Rebirth of the Bat — Batman Begins |

4-Color to 35-Millimeter: The Great Superhero Movie Rewatch

Rebirth of the Bat — Batman Begins

After the soul-destroying horrendousness of Batman & Robin in 1997, Warner Bros. kept trying to figure out ways to restart the Batman film franchise, which went from the hottest thing since sliced bread in 1989 to the poster-child for awful superhero movies eight years later. The planned fifth film in the 1990s series, Batman Unchained, to be directed again by Joel Schumacher, was scrapped when B&R failed like a big giant failing thing, and Warner decided to start over.

They finally did it with Christopher Nolan, fresh off his success with Memento.

Warner’s notion pretty much from the minute they decided to abandon moving forward with Unchained was to do an adaptation of Frank Miller & David Mazzucchelli’s groundbreaking “Batman: Year One” story arc in issues #404-407 of Batman from 1987. Schumacher had expressed interest in doing that film, and in addition at one point Miller and Darren Aronofsky were attached to an adaptation of the comic. Warner later hired both the Wachowskis and Joss Whedon to write scripts for a “Year One” film, but neither wowed the execs. (I would’ve loved to have seen Aronofsky or the Wachowskis take this one. Whedon not so much—while I’d love to see his take on Superman, I can’t see him getting Batman.) M. Night Shyamalan was also at one point attached to direct.

Finally, after a few other projects stalled, they hired Nolan and David S. Goyer in 2003. Nolan’s self-professed “jumping-off” point was a comics story by Denny O’Neil & Dick Giordano that appeared in the Secret Origins trade paperback in 1989. Using various bits of Bat-backstory over the decades, O’Neill wrote a story that told of Bruce Wayne’s adventures learning everything he could in the years between the death of his parents and his adoption of the cape and cowl. (Kind of what we’re seeing done in Gotham, only, y’know, not bonkers.) In addition, Goyer based his story not just on “Year One,” but also on the Jeph Loeb/Tim Sale miniseries The Long Halloween, which was a sequel to “Year One” that dug into the Falcone crime family.

Christian Bale had been champing at the bit to play Batman ever since he read a copy of Grant Morrison & Dave McKean’s Arkham Asylum graphic novel. He was connected to Aronofsky’s version of the film, and he nailed his audition with Nolan. Others who were considered included Henry Cavill (who would later go on to take over Superman in the current DC Extended Universe), Cillian Murphy (whose audition was strong enough for Nolan to offer him the consolation prize of playing Scarecrow), Heath Ledger (who would wind up being one of the villains in the next film in the series), Billy Crudup (later to play Dr. Manhattan in Watchmen), David Boreanaz (who had already made a name for himself as the dark and brooding Angel in Buffy the Vampire Slayer and Angel), Josh Hartnett (who would go on to star in Sin City), and more.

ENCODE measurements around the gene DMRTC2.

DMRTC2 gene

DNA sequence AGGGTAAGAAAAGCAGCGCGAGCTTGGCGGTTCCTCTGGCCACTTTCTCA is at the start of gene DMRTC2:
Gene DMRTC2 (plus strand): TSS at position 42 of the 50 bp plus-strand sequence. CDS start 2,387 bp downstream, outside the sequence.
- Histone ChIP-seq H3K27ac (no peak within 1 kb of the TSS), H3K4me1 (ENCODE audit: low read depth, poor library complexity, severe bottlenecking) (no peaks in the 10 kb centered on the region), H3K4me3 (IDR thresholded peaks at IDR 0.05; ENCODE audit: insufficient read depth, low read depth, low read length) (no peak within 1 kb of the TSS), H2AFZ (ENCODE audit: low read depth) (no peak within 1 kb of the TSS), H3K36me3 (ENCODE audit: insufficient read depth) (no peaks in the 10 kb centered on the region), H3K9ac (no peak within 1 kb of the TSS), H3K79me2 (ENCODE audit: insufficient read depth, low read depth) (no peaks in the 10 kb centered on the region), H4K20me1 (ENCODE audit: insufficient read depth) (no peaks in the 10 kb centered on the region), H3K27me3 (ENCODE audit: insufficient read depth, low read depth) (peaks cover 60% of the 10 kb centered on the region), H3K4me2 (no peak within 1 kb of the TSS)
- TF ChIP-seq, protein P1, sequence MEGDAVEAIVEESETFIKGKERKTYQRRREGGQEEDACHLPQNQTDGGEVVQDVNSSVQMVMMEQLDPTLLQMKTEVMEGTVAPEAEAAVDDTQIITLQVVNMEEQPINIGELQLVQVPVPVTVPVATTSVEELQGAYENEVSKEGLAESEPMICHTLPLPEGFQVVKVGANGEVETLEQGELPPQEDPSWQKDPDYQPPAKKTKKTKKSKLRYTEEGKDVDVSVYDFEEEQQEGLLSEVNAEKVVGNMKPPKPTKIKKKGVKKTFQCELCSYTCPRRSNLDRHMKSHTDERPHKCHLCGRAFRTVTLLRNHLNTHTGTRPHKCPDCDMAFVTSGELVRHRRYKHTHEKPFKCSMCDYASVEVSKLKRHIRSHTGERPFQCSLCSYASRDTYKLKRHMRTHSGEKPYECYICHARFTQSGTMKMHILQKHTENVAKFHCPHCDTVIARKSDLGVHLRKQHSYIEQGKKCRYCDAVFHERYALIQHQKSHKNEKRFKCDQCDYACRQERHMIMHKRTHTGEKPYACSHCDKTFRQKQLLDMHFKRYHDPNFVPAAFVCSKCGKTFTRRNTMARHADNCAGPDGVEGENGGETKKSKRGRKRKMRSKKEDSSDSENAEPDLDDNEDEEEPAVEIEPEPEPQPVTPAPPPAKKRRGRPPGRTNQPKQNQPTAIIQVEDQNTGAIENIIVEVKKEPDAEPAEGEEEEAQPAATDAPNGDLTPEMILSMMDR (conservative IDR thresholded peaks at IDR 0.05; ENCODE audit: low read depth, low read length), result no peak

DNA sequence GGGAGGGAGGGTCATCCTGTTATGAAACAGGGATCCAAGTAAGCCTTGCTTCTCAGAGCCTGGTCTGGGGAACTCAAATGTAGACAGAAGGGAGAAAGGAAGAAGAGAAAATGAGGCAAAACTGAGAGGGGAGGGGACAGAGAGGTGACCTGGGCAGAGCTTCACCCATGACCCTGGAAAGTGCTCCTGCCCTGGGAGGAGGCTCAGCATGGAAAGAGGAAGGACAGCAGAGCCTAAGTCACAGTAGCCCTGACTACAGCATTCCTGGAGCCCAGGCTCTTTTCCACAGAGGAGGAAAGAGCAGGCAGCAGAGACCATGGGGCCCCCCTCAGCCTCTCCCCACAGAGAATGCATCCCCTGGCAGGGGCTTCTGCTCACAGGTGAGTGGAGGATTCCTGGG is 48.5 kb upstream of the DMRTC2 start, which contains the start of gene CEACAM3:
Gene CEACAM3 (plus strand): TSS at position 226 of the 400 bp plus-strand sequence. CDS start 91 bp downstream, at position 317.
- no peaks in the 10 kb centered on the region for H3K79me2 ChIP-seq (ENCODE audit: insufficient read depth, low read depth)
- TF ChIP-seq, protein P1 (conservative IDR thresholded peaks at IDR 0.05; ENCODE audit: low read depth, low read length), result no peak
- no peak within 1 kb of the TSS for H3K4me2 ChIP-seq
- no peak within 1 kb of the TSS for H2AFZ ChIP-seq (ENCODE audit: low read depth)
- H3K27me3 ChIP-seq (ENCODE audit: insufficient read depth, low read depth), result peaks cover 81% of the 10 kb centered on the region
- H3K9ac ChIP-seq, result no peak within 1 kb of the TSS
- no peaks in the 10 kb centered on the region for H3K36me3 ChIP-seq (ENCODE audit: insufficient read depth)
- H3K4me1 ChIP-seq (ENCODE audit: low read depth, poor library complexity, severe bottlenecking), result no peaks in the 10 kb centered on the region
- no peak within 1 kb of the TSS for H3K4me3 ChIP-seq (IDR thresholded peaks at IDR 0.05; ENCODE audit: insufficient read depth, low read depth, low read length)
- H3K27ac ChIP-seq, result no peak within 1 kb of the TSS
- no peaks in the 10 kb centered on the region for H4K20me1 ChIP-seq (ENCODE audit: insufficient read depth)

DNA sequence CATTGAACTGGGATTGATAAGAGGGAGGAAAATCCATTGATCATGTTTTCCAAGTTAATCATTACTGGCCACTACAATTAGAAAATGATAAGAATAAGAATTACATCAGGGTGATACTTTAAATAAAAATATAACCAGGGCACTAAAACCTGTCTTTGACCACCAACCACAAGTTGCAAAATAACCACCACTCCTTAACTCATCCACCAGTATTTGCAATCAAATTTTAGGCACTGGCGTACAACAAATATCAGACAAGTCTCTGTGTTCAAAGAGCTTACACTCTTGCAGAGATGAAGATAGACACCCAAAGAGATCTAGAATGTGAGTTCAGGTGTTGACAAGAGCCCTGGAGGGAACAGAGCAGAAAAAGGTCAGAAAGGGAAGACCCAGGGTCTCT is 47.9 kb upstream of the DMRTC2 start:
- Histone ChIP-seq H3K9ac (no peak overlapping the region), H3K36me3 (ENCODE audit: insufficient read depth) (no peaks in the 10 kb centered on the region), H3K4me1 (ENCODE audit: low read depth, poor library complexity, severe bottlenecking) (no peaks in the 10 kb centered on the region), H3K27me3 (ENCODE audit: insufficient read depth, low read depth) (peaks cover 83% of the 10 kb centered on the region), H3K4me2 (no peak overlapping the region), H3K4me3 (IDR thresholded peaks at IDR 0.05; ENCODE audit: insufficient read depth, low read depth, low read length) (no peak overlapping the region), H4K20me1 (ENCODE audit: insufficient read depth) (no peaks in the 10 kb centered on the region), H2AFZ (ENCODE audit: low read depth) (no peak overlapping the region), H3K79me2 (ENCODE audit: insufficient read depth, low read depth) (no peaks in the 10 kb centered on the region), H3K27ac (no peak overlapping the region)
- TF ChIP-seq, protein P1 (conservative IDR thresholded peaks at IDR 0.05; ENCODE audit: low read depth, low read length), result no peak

Nolan generally wanted an A-list cast, as he felt it would lend more gravitas to the proceedings (a philosophy also followed by Kevin Feige at Marvel Studios), hence the hiring not only of Bale, but also Michael Caine, Morgan Freeman, Rutger Hauer, Katie Holmes, Liam Neeson, Gary Oldman, Ken Watanabe, and Tom Wilkinson. This was Caine’s first film with Nolan, but far from the last, as he’s been in pretty much every Nolan film since. In addition, Nolan would work with both Bale (The Prestige) and Watanabe (Inception) after this.


“Bats frighten me—it’s time my enemies shared my dread” 

Batman Begins
Written by David S. Goyer & Christopher Nolan
Directed by Christopher Nolan
Produced by Charles Roven and Emma Thomas and Larry Franco
Original release date: June 15, 2005


Young Bruce Wayne is playing in the yard of the mansion his parents own, along with Rachel Dawes, the daughter of the maid. They find an old arrowhead on the ground, then Bruce falls into an unseen hole in the ground and is badly hurt and also frightened by the many bats that fly out at him.

Adult Bruce wakes up from a nightmare of remembering that fall. He’s in a prison in Bhutan, where he’s made a habit of beating up the other inmates. He’s freed by a man who calls himself Ducard and says he works for Ra’s al-Ghul. Ra’s is the head of the League of Shadows, a covert organization that tries to maintain order and justice. Ducard trains Bruce in various martial arts (judo, ninjitsu, and kendo, at the very least) and also in how to be aware of his surroundings.

At one point, Bruce tells Ducard why he is training himself: he wants to be a force for justice after his parents were killed. When Bruce was a boy, he and his parents came into Gotham on the monorail that Thomas Wayne built for the city with his considerable monies, and saw the opera. But Bruce finds himself reminded of the bats, and asks to leave early. On the way home, they’re mugged, Bruce’s parents killed. Bruce is comforted by Officer James Gordon, and then is told by Detective Loeb that they got the guy who did it, Joe Chill.

Years later, Bruce comes home after being kicked out of Princeton in order to attend a hearing for Chill, who is promised early release in exchange for testimony against crime boss Carmine Falcone. As soon as the judge lets him go, he’s shot outside the courthouse—to Bruce’s disappointment, as he’d gotten a gun into the courthouse, er, somehow and was intending to shoot Chill himself.